This week in Hollywood

By Chris Nashawaty
Updated December 10, 1999 at 05:00 AM EST
  • Movie

ALIENIST RESURRECTION? In an industry not exactly known for its love of literature—unless Daily Variety counts as literature—Scott Rudin has built his rep on having the hardest- working library card in show business. Still, even with such lit-flicks as Bringing Out the Dead, Sleepy Hollow, and Angela’s Ashes under his belt, there’s one tale the Paramount-based producer won’t be adapting: Caleb Carr‘s The Alienist. Despite coughing up $500,000 for the book’s rights in 1993, Rudin says he’s given up on the thriller about a psychologist tracking a child murderer in 19th-century New York City. ”In the end, I got very skittish about the subject,” says Rudin. ”I thought, ‘Where you have to go to make this movie work, I don’t want to go.”’ None of which comes as a shock to its author. ”It’s not that Scott won’t make this movie,” says Carr. ”It’s that he can’t…given the way he wants to interpret the material. He’s always wanted it to be a star vehicle with a romance instead of a psychological thriller that’s an ensemble piece.” But Carr says he still hopes to see The Alienist one day. ”Absolutely. But I don’t want it to be a bad movie that doesn’t resemble the book.”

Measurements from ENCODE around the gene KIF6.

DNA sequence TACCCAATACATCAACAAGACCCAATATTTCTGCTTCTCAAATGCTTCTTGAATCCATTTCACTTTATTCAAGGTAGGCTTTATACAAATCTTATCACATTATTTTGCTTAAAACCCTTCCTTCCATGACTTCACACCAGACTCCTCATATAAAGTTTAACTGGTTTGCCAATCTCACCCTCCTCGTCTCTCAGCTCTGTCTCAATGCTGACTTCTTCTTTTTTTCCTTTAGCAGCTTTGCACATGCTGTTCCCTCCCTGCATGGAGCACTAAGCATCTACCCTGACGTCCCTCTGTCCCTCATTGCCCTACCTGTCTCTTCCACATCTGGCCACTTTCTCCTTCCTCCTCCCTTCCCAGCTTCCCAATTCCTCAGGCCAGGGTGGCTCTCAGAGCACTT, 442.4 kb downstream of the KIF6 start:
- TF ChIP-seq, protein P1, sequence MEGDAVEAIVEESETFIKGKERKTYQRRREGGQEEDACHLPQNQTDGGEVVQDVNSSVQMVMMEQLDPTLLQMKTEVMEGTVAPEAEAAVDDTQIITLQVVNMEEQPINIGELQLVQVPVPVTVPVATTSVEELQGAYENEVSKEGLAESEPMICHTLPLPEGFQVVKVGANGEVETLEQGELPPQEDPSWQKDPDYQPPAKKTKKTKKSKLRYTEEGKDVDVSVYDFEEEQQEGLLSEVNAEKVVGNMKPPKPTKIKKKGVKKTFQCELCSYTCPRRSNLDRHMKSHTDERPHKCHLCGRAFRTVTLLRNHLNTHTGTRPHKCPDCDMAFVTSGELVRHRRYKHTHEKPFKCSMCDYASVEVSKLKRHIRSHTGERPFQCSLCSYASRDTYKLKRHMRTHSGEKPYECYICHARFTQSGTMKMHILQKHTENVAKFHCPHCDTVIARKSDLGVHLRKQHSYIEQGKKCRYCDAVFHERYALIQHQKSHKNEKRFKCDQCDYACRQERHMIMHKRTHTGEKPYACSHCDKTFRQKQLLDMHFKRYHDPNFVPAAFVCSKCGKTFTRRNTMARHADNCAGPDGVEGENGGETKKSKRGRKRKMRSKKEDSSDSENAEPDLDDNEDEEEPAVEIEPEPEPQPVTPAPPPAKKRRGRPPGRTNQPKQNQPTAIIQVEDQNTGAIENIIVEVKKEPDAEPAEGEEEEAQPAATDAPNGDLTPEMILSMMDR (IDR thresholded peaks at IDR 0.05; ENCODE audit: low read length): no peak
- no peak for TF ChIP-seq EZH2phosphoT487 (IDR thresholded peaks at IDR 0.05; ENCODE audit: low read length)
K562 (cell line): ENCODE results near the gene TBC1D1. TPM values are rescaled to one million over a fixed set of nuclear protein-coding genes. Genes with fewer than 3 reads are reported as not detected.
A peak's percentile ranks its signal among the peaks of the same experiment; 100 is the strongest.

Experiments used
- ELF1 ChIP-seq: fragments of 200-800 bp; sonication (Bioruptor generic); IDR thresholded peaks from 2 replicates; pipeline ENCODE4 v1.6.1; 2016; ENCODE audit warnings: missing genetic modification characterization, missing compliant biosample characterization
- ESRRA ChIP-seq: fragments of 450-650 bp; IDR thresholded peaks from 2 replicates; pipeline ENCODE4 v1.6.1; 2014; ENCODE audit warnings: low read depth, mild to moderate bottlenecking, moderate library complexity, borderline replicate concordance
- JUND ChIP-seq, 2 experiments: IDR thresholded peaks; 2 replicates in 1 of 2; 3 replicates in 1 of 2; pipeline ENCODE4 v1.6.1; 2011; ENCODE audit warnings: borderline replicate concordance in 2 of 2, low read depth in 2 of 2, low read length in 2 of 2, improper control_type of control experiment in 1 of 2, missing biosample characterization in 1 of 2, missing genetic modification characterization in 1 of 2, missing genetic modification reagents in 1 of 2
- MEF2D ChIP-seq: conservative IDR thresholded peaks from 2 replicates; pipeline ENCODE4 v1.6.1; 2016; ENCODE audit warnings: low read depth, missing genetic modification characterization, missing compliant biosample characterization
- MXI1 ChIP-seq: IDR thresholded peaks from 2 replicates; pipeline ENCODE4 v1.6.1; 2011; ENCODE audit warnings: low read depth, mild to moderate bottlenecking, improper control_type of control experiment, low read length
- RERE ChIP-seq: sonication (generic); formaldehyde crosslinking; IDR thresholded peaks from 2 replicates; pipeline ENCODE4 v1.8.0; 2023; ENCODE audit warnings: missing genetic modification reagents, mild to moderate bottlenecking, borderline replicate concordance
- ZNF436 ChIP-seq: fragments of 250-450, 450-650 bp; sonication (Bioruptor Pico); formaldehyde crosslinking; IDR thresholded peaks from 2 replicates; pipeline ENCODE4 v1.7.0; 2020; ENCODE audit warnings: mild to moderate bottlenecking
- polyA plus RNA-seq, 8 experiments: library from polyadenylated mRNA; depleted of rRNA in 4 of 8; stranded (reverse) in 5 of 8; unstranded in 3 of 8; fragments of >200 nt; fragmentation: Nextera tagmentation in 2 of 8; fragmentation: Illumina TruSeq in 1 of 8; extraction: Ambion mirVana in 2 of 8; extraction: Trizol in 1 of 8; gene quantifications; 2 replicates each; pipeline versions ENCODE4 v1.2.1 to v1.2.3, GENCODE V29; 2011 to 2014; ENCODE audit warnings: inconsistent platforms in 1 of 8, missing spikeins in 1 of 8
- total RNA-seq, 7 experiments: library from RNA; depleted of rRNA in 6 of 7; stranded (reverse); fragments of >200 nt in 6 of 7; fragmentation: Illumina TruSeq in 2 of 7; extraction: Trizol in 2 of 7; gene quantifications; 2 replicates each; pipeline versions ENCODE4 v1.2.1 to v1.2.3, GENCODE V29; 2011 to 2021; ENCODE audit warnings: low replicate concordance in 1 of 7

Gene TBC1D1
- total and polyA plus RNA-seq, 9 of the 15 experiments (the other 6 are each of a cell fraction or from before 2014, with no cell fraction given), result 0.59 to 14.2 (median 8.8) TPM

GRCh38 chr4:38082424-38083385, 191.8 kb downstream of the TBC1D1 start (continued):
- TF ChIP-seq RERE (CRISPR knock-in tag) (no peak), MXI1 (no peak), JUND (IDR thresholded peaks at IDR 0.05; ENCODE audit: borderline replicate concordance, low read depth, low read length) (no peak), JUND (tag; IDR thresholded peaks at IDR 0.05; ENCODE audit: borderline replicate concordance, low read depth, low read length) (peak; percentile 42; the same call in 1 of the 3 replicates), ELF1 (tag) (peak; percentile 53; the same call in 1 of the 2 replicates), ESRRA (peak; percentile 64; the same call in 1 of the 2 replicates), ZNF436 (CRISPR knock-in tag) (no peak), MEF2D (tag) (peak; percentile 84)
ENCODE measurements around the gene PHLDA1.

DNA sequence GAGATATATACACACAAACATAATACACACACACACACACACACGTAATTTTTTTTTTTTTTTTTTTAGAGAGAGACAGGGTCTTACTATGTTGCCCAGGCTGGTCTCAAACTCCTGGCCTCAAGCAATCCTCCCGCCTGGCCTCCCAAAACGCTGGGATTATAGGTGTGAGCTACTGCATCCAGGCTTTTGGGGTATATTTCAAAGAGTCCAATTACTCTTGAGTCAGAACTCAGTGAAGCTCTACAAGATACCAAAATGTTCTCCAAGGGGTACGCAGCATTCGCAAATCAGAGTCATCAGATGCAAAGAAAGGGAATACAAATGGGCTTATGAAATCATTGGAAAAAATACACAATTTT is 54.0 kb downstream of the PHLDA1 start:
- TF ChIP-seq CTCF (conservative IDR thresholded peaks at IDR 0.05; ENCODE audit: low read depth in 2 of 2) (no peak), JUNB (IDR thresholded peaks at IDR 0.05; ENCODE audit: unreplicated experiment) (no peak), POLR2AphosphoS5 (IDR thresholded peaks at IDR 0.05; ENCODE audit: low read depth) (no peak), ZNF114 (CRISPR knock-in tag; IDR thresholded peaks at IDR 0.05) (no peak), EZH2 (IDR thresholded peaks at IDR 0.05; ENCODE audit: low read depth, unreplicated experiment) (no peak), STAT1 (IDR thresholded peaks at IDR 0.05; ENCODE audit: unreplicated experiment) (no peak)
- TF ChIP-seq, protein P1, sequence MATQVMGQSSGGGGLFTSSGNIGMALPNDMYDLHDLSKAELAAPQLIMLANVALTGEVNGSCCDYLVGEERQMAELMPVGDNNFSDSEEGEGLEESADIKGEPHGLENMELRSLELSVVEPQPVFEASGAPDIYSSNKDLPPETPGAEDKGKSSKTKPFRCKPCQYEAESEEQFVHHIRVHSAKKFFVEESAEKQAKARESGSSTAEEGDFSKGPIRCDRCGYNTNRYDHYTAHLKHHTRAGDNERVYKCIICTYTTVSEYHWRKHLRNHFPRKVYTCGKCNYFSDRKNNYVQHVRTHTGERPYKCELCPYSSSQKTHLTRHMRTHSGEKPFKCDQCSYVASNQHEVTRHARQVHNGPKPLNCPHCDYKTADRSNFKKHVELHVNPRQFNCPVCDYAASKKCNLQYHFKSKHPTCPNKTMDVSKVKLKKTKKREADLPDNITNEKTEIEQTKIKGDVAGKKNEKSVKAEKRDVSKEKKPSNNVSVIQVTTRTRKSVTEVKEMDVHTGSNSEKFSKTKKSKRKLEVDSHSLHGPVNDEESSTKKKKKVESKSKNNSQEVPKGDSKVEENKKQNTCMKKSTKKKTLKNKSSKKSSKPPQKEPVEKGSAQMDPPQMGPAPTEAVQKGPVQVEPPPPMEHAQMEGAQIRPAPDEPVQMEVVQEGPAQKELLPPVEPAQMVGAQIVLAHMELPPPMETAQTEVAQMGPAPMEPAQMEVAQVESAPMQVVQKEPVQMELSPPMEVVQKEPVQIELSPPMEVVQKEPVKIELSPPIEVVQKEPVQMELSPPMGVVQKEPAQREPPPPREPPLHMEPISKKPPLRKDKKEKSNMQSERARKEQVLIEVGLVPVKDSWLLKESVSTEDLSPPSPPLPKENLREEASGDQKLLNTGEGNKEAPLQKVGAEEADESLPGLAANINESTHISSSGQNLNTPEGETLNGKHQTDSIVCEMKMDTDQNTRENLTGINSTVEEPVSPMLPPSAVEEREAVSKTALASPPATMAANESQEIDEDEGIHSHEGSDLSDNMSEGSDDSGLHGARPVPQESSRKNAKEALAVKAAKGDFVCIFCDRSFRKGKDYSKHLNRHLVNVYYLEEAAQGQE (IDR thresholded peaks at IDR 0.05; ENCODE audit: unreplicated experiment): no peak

DEAL FOR THE ‘DEVIL Is it us, or is the Sony lot beginning to resemble that superhero hangout, the Hall of Justice? Not to be outdone by crosstown rival Twentieth Century Fox (which has the big-budget X-Men flick slated for release in 2000), Sony is in final negotiations to acquire the rights to Marvel Comics’ Daredevil. The extrasensory saga about a blind lawyer-turned- crime fighter now joins Sony’s newly resuscitated Spider-Man movie, which was aborted by James Cameron and recently rewritten by Jurassic Park‘s David Koepp. While there’s been no word on who will direct Daredevil, may we suggest Kevin Smith? Not only did Mr. Dogma take a whack at Warner Bros.’ Superman Lives, but he guest-wrote several issues of the Daredevil comic book.

Daredevil (film)

  • Movie
  • PG-13
  • 96 minutes
  • Mark Steven Johnson